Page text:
One of my annual forays into London and I decided to make ‘workers’ a subject to look out for. I often make lists of things to look out for with the camera; people carrying things, people bending over, people with dogs etc etc. London centre doesn’t start coming alive until mid morning, when the tourists start moving around. Before that it’s mainly workers going about their business. A recent look back at these images and they continue to appeal to me.
I firmly believe the streets is where much of a society is played out. It’s politics, relationships, the good and the bad. Shoot the streets and you capture something of the society you live in. It’s as simple as that.
The US President ( I can’t bring myself to write his name) comes out, completely ignores the debate on gun control and instead wants to talk about how his society deals with mental illness. Well he would wouldn’t he, given the fact that the National Rifle Association made a substantial financial contribution to his election campaign. Still It’s good of him to want to talk about mental illness. It’s a huge problem and no doubt a massive drain on the national purse or wallet if you prefer. There are myriad reasons for mental illness but one of them must surely be the pressures put on a person from the society within which they live. I can hardly comment on the mental illness problems of the USA from my perch here in the UK, suffices to say we have a mental illness problem here too. What we don’t have is a rampant gun problem and a constitutional right to bear arms. You get someone with mental illness and marry that up with an armoury of guns and you’ve got a dangerous situation in the making, just possibly. We’ve had gun attacks here sure but nothing like the frequency and appalling consequences of the US. I can’t go down the road and buy a semi-automatic even if I wanted to. It’s crazy that a young man can carry a gun at the age of eighteen but must be twenty one to buy a beer.
Still what do I know ? I’m just a frustrated photographer. Leave nothing but footprints take nothing but photographs folks.
This is not one of those instructional how to Blogs. I don’t do equipment reviews or anything like that, nor do I tell you how to go out and take the perfect street shots. That’s up to you to find out and there’s plenty of self appointed experts out in the blogosphere who’ll tell you what they think they know. If you want my advice then by you’re welcome to ask for it and I’ll try my best to oblige. My wish is that my images and work encourage and inspire you to go out and have a go yourself and attempt to say something about the world you occupy.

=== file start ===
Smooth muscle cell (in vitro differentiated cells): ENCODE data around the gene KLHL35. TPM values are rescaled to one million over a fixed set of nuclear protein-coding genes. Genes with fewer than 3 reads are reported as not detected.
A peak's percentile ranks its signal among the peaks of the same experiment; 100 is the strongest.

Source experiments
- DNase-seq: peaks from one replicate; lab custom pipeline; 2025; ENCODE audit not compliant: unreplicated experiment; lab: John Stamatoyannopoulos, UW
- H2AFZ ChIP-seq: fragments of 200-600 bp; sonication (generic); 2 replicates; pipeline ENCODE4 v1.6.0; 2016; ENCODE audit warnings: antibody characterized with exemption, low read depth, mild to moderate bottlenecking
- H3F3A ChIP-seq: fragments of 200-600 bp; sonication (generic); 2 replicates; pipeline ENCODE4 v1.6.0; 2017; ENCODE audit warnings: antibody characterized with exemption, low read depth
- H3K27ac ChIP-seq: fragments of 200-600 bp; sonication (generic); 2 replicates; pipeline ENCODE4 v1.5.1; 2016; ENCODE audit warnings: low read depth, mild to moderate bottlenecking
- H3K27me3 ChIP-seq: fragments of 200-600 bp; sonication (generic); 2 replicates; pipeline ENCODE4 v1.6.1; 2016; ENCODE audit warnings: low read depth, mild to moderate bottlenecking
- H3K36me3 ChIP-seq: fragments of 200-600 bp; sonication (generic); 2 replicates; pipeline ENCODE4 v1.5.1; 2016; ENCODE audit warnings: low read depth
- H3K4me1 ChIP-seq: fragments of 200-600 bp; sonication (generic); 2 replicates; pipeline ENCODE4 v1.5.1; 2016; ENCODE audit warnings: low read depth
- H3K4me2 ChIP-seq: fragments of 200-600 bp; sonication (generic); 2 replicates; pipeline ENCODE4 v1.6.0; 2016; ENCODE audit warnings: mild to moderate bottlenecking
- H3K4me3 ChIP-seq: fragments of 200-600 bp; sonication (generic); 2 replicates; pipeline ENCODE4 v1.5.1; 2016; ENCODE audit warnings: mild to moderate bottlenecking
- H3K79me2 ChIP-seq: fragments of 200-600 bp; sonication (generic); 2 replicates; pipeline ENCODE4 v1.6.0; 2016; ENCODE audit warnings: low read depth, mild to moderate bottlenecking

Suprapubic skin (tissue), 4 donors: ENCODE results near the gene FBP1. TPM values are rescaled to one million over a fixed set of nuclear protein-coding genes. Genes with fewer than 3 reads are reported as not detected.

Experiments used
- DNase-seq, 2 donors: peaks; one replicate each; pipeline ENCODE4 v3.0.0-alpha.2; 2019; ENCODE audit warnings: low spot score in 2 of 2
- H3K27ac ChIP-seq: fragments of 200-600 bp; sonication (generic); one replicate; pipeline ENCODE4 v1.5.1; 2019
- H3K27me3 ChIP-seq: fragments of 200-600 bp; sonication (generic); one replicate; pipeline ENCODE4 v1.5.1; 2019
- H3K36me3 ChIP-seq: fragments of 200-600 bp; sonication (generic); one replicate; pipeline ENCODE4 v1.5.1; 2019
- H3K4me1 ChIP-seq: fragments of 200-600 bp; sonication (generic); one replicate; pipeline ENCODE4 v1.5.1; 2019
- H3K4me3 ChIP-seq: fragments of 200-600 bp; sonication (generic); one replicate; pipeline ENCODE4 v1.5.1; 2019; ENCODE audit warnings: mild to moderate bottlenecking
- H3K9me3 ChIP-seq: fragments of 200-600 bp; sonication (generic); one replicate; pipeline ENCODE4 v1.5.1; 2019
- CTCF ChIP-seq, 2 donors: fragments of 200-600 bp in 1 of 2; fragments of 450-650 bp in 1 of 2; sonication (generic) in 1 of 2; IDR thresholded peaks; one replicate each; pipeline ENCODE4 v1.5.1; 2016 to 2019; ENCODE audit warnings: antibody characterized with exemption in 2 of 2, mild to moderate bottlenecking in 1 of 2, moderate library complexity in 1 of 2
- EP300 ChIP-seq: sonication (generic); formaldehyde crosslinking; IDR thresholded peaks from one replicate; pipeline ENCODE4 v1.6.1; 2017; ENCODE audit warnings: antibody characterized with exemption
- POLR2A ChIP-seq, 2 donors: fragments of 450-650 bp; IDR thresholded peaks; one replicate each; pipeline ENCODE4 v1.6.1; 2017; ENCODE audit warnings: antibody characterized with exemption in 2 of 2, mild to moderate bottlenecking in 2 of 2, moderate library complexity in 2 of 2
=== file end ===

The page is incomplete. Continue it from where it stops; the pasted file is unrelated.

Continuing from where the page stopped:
I don’t generally focus my camera on street entertainers for the simple reason that it’s too easy. They expect to be photographed, it’s part of the deal they make with their practise and therefore will happily perform for the camera. As such the subject is flogged to death. I don’t turn my camera on the homeless on the streets either. That’s a subject which photographically needs a much more in depth analysis.
I’ve finally got my Instagram account and feed sorted out. Not before splitting the screen on my phone which cost me a £30 replacement. The Lord giveth the Lord taketh away ? Anyway I’d love you to join me on Instagram where over the coming months I hope to be adding some of my favourite images, old and new. I’ll also be checking out lots of other photographers and maybe adding links to their works on here. I’ll do it so you don’t have to.
I’ve just noticed ( shame on me ) that this image his left hand is blurred and I actually don’t care. I prefer it, it adds to the mystery. I’m not one of these folk who thinks it’s all got to be technically perfect, it didn’t worry Robert Frank so it don’t bother me.
This next one I’m still considering as well. At the moment I really like it ? What do ya think ?
A routine Endoscopy this week and I was tickled by the question afterwards on the Survey Form; How likely are you to recommend our Department to your friends and family ? ………… What ?? I found the process quite interesting actually. I got to see a part of my body that would otherwise be impossible. Photography’s come a long way since Fox-Talbot and Daguerre !
These shoes were on the corner of the street when I ventured into town. Notice the laces were tied. They were still there when I came back to the car an hour later and as I photographed them a bloke passing remarked it looked like a murder scene. Well yes.
In the autumn of 1933 J.B. Priestley in his ‘English Journey’ passed through Chesterfield. This is what he wrote
‘ The fancy that we might be rushing on into some strange mad England, inspired by the sight of those staring people, returned to me a little later when we reached Chesterfield’
……… ‘The people who live in its shadow [Crooked Spire] ought to be folks out of the common. They ought to be careering about like elvish burghers and peasants in old Breughel’s enchanting pictures. They ought to be humourists. Every time the morning papers arrive in Chesterfield roars of laughter ought to ascend to that black barley-sugar stick of a spire. For a moment I thought there was an air of cheerful madness about the whole place, welcomed it, and said to myself that England ought to be filled with such fantastic pieces of architecture, to match its fantastic characters and books.’
….. ‘with that mad spire to live under, Chesterfield ought never to be allowed to enter industry; it should never have passed dividened, never come within sight of double entry book-keeping; but ought to have been kept as a Derbyshire stronghold of cheerful English eccentricity’ – J.B. Priestley – English Journey – Penguin Books